3. Shoalts' lack of an apology for the confusion. It wasn't because of his wording, or at least he refused to acknowledge that it was. Also, he wouldn't take back anything he wrote.

Let's quote Mr. Shoalts' article once again:

An NHL source said Crosby is not likely to tell the NHL he is withdrawing from the all-star game to protest the fact neither player who hit him on the head was suspended. However, he could easily decline and cite the need for complete recovery from a mild concussion.

The source said Crosby, who showed up at the all-star game in Montreal two years ago even though he sustained a knee injury and could not play, is not inclined to do any more such favours right now.

If Shoalts is right about one thing, it's that the story was not the least bit unclear. He writes unambiguously that someone told him that Sidney Crosby would miss the NHL All-Star game not because of injury, but because of anger.

This is all important now, because Crosby has confirmed that he will miss the NHL All-Star Game due to lingering effects from a concussion that has sidelined him for most of the month of January.

Public derision of Shoalts' piece was quick and widespread following its publication, and several blogs took exception to a fairly obvious piece of speculation posing as hard news. But here's the thing: what if that hadn't happened? What if we had taken Shoalts' word for it that his source told him Crosby would miss the game without Crosby saying that the reason was because he was angry?

We'd have a story then. Sidney Crosby would have been missing the NHL All-Star Game not because he was hurt, but because he was pretending he was hurt. He's angry and this is all revenge. Crosby's reputation would be tarnished because of one person's irresponsible bit of fiction.

The saddest part is that the story would've become self-confirming. Yes, he's saying that he's skipping because he's hurt, but we know the truth thanks to David Shoalts' top-notch reporting!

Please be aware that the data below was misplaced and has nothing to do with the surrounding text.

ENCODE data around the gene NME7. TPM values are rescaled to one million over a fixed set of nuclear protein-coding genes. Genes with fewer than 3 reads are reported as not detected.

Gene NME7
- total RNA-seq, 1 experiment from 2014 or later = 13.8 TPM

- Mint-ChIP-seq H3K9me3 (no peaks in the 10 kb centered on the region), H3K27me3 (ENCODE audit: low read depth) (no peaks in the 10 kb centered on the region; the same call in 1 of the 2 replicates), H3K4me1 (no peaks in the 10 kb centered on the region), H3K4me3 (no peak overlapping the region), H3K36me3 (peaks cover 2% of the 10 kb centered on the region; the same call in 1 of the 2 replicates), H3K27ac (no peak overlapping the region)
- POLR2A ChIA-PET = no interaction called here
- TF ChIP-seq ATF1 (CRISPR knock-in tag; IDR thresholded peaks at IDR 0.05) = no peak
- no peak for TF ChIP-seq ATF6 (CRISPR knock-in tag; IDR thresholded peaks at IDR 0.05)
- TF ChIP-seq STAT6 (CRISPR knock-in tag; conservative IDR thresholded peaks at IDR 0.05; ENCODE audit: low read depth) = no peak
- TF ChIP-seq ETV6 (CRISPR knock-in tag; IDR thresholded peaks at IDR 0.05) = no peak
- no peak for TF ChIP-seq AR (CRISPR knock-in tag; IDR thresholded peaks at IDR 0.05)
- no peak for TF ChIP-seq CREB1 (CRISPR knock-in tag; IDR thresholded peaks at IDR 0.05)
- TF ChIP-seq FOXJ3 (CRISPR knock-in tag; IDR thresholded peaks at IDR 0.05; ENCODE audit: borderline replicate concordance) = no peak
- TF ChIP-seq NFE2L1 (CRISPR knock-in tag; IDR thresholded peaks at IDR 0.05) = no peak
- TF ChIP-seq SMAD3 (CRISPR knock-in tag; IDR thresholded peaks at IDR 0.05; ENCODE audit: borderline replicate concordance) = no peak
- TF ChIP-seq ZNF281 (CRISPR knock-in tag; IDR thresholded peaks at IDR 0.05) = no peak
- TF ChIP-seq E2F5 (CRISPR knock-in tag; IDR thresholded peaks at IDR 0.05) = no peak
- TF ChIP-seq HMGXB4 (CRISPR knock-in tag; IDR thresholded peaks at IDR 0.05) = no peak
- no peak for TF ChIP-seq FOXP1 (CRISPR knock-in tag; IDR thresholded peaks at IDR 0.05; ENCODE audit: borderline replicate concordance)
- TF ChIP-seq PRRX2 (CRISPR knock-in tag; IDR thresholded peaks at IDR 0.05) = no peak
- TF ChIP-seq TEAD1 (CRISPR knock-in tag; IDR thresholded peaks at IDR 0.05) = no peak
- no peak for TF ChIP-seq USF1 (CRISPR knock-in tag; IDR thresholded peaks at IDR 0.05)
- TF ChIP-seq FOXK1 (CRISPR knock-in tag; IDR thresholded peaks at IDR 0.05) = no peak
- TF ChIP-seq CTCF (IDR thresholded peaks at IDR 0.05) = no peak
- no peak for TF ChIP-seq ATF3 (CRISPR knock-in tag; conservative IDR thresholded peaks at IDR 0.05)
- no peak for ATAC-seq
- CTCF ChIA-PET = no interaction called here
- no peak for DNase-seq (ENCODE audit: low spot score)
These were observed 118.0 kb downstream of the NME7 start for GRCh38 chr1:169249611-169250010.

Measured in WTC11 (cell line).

Now there are simple ways Shoalts, who previously worked as a copy editor, could have gone back and fixed this. They're tricky, but I'll do my best to implement a couple:

For example, instead of:

However, he could easily decline and cite the need for complete recovery from a mild concussion.

Go with:

However, I believe he could easily decline and cite the need for complete recovery from a mild concussion.

Instead of:

The source said Crosby, who showed up at the all-star game in Montreal two years ago even though he sustained a knee injury and could not play, is not inclined to do any more such favours right now.

Go with:

Though Crosby showed up at the all-star game in Montreal two years ago even though he sustained a knee injury and could not play, I believe he is not inclined to do any more such favours right now.

Instead, David Shoalts takes the defensive. Humble, he is not, and his already fragile reputation takes another hit. But Shoalts has a granite jaw, and not even a piece like this, reeking of yellow journalism, dents his career or requires a retraction.

Social media, on the other hand, frequently at odds with print media, comes to the rescue. The outcry on Twitter and blogs led to a response. Not an apology, but at least a clarification that, indeed, everyone was right in their assumption that Shoalts' story was no story. 

Then, more responsible print journalists follow up and get the story right - proving that social and print media can coexist in harmony, at least temporarily.

 

David Shoalts, meanwhile, is left to wonder how everyone else got it so wrong.